While COVID cases in both Dauphin and Lebanon counties have increased, Reps. Andrew Lewis, Susan Helm, and other Republicans pushed to end Gov. Wolf’s disaster emergency declaration and reopen widely.
As Central Pennsylvania’s coronavirus crisis worsens, the region’s Republican representatives passed legislation last week making it easier to obtain and openly carry guns during a disaster emergency declaration—a move that gun safety advocates say makes communities less safe and distracts from the current public health crisis.
The effort came just two days before Pennsylvania recorded 600 new coronavirus cases on Friday, the largest one-day increase in two weeks. The state’s seven-day average of new cases has been climbing, which is attributable to both an increase in testing and a higher percentage of positive tests. The uptick in positive cases is particularly alarming in Central Pennsylvania.
Dauphin County currently has the second highest rate of new cases in the state per capita, and the highest positive test rate in the state, with 7.7% of tests coming back positive between June 22-28, according to the Pennsylvania Department of Health. Neighboring Lebanon County is doing slightly better with 5.7% of tests coming back positive over the past week, a huge improvement over the 8% positivity rate the week prior.
But both counties’ rates are still far above the statewide rate of 4% and do not meet what is considered to be one of the basic criteria for a safe reopening: a positive test rate of 5% or less.
While the outbreaks in both counties have gotten worse, Rep. Andrew Lewis (who represents Dauphin County) and Rep. Susan Helm (who represents part of Dauphin County and Lebanon County) have pushed to end Gov. Tom Wolf’s disaster emergency declaration and reopen widely. (Their efforts were blocked by the state Supreme Court Wednesday, a move Lewis called “absolutely inconceivable.”)
Currently, Lebanon remains the only county in the entire state to be stuck in Gov. Tom Wolf’s yellow phase for reopening. (That changes Friday when it enters the green phase.) Last month, however, Helm joined three fellow lawmakers representing the county to issue a letter encouraging residents to ignore the Wolf administration’s reopening guidelines.
“As far as we are concerned the governor has lost all credibility regarding every aspect of his shutdown, and deserves only to be ignored. Lebanon Countians, and Pennsylvanians as a whole, should treat this edict with the same respect that he has treated all of us, absolutely none,” the letter concluded.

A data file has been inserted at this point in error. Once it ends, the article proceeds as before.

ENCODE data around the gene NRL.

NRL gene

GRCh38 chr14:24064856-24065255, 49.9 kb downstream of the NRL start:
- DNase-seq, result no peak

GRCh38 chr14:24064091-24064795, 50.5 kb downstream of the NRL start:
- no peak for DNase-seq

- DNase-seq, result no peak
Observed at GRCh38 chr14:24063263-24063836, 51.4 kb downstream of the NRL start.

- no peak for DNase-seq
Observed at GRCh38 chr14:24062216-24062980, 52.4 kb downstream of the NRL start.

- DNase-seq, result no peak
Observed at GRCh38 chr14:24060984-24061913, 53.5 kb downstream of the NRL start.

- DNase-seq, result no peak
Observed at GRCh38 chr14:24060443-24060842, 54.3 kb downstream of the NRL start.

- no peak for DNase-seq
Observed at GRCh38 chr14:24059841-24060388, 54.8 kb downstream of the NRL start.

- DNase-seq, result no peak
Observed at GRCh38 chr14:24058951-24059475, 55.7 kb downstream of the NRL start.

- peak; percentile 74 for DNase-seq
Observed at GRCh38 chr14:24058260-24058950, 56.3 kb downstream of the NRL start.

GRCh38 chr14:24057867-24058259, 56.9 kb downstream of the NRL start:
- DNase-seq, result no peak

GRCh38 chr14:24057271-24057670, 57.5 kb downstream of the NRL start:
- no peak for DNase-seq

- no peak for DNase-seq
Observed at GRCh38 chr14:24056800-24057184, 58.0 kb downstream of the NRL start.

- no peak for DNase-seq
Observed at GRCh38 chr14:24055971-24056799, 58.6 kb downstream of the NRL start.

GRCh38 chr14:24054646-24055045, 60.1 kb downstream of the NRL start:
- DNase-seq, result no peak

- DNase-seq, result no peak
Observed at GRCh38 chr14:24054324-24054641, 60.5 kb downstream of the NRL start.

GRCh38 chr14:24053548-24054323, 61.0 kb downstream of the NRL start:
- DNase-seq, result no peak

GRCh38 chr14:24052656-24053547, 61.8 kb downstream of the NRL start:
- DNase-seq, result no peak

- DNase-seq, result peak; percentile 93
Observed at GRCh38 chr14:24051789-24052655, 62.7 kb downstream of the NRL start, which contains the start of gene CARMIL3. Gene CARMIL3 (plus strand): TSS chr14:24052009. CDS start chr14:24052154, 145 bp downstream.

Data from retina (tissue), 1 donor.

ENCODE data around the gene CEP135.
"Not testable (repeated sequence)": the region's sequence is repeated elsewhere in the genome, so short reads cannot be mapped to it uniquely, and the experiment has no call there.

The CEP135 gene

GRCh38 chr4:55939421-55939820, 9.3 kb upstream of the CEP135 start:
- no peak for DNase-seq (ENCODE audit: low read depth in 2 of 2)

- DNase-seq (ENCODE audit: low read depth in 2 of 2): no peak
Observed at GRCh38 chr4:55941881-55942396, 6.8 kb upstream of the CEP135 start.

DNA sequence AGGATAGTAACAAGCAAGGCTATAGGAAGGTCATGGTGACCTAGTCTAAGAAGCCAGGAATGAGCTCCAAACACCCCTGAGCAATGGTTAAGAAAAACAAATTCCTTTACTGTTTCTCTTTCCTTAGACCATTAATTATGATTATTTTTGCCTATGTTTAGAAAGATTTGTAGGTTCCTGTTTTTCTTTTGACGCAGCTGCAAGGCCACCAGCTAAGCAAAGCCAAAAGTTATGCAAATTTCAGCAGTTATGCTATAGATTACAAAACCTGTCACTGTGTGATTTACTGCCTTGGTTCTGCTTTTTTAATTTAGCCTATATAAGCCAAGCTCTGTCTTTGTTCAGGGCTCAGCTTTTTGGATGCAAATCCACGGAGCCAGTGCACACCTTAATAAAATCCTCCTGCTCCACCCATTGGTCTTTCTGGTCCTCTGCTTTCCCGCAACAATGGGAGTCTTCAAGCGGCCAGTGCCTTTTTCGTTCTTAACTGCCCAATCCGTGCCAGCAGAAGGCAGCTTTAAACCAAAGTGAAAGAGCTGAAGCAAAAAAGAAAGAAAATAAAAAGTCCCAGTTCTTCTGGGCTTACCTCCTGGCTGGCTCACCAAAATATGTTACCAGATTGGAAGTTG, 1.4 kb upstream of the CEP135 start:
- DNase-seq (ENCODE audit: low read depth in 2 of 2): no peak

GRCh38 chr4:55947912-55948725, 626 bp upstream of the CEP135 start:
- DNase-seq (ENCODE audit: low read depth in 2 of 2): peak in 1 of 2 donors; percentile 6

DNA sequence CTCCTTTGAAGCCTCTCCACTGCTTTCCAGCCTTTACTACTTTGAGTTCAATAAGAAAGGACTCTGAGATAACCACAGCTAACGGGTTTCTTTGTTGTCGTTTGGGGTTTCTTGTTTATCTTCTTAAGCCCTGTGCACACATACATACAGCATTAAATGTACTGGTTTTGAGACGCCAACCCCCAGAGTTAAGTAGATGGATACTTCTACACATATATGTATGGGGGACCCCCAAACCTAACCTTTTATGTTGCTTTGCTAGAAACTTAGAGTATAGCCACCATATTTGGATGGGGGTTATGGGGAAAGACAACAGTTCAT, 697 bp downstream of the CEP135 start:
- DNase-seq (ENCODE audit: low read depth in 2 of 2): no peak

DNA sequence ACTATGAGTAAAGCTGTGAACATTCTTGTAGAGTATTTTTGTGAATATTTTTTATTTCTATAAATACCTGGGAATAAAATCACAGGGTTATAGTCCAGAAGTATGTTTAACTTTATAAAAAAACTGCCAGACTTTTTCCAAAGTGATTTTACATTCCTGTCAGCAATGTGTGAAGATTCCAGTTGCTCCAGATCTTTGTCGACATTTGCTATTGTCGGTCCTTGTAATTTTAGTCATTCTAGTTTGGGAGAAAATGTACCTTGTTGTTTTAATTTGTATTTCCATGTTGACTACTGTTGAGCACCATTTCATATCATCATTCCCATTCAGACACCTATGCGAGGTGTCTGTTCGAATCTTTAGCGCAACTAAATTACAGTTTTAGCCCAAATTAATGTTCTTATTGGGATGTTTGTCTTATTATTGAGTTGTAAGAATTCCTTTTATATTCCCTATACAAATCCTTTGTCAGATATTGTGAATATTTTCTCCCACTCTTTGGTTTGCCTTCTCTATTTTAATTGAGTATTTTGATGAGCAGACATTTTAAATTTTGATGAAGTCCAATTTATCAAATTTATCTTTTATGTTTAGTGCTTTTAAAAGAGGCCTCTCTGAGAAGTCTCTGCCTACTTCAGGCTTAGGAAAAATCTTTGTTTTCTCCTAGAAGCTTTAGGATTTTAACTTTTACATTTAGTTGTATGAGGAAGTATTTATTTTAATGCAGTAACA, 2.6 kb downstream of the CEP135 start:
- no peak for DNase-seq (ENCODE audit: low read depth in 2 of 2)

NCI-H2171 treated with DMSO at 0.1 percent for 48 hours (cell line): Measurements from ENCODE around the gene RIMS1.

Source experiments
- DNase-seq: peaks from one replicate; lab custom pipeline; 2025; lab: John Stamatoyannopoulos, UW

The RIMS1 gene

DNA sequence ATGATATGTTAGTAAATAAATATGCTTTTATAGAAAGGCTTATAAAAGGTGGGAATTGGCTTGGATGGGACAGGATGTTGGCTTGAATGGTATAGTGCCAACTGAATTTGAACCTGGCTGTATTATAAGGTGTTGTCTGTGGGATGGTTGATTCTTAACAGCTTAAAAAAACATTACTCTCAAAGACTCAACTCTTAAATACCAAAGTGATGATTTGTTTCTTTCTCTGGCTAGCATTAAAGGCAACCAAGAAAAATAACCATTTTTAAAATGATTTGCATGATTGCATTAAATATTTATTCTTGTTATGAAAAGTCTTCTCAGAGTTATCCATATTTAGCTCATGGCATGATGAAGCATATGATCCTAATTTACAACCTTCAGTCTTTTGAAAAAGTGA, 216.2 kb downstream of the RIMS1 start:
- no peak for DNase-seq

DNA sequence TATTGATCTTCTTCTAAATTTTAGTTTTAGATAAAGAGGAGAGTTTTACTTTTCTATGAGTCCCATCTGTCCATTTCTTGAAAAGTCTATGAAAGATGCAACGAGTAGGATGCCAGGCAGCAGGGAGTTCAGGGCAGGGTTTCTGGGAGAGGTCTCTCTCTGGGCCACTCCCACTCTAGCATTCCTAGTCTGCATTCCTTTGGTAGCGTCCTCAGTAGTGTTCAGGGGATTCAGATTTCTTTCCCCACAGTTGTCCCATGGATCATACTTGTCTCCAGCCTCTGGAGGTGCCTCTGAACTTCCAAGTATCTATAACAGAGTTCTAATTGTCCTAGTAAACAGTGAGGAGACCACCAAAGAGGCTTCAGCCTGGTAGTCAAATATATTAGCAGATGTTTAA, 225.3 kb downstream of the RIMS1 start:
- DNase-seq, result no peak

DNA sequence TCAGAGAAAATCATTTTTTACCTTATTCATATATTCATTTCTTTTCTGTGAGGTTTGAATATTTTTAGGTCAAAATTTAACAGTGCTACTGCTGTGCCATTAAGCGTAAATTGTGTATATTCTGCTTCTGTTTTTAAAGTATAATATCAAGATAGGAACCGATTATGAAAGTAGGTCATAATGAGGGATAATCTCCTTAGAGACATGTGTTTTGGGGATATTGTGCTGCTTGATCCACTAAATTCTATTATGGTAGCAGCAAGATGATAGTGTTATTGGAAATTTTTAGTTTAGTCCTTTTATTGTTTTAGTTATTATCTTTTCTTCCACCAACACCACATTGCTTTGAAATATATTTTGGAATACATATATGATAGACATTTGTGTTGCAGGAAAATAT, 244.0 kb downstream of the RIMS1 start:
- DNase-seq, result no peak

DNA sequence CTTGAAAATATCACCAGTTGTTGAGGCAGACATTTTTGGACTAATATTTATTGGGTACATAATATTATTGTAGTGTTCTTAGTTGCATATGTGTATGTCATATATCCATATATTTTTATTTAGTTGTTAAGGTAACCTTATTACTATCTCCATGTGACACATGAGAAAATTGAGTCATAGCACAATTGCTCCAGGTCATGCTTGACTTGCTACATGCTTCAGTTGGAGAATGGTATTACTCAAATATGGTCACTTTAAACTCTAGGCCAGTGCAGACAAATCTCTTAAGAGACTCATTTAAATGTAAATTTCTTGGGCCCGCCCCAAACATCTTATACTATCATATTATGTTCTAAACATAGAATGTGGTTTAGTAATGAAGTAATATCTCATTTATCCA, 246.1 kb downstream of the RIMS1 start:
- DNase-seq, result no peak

Most recently, Helm and Lewis also joined their Republican colleagues in voting to limit Gov. Wolf’s emergency powers to restrict the sale and carrying of guns during disaster emergency declarations, 127-74.
The bill, which is now being considered by the state Senate, would reverse a ban that currently prevents Pennsylvanians from openly carrying a gun during a disaster emergency declaration unless they have a contained carry license, are exempt from having such a license, or are defending their life or property. Under current law, police officers can take away someone’s firearm if they’re caught in defiance of the emergency order.
The bill would also revise the state’s disaster emergency law, eliminating guns from a list of items or activities that the governor can restrict, making it impossible for Gov. Wolf or future governors to close gun shops during a disaster emergency—which Wolf did for a brief time in March during the early weeks of the pandemic.
In voting for the bill, Republicans cited the constitutional right to keep and bear arms. Lewis and Helm have both fashioned themselves as Second Amendment advocates, so neither of their votes was a surprise. Both members have received “red” grades from CeaseFirePA, a gun safety group, for their votes against gun violence prevention policies. “Regardless of their rationale, they consistently ignore those clamoring for better gun laws and vote the way the NRA asks them to,” the group said of its red grade recipients on its website.
Adam Garber, executive director of CeaseFirePA, opposed the bill, saying it would make people less safe during a pandemic and during instances of civil unrest, like the ones that have occurred in recent weeks following the police killing of George Floyd.
“During emergencies, police officers need numerous tools to prevent situations from escalating,” Garber said. “We’ve seen people wielding guns while they threaten protesters or defend statues, taking a potentially unsafe situation to a deadly one, and so giving law enforcement the ability to de-escalate and remove guns from those situations during an emergency—when temperatures can be running high—will help keep communities safer.”
Garber argued that giving the governor the ability to shut down gun stores was critical for public safety. He pointed to a new study of first-time gun buyers published in The New England Journal of Medicine, which found that men and women who owned handguns were far more likely to commit suicide than those who didn’t own a firearm. This statistic is particularly alarming to Garber because of the recent uptick in gun sales during the pandemic.
“We saw a huge spike in gun sales during the coronavirus pandemic and that puts people’s lives at risk … when a gun is present, often people are less safe,” Garber said. “I think that we should be focusing on addressing the emergency we’re facing, i.e., the pandemic, instead of looking at ways to actually add more danger to these situations.”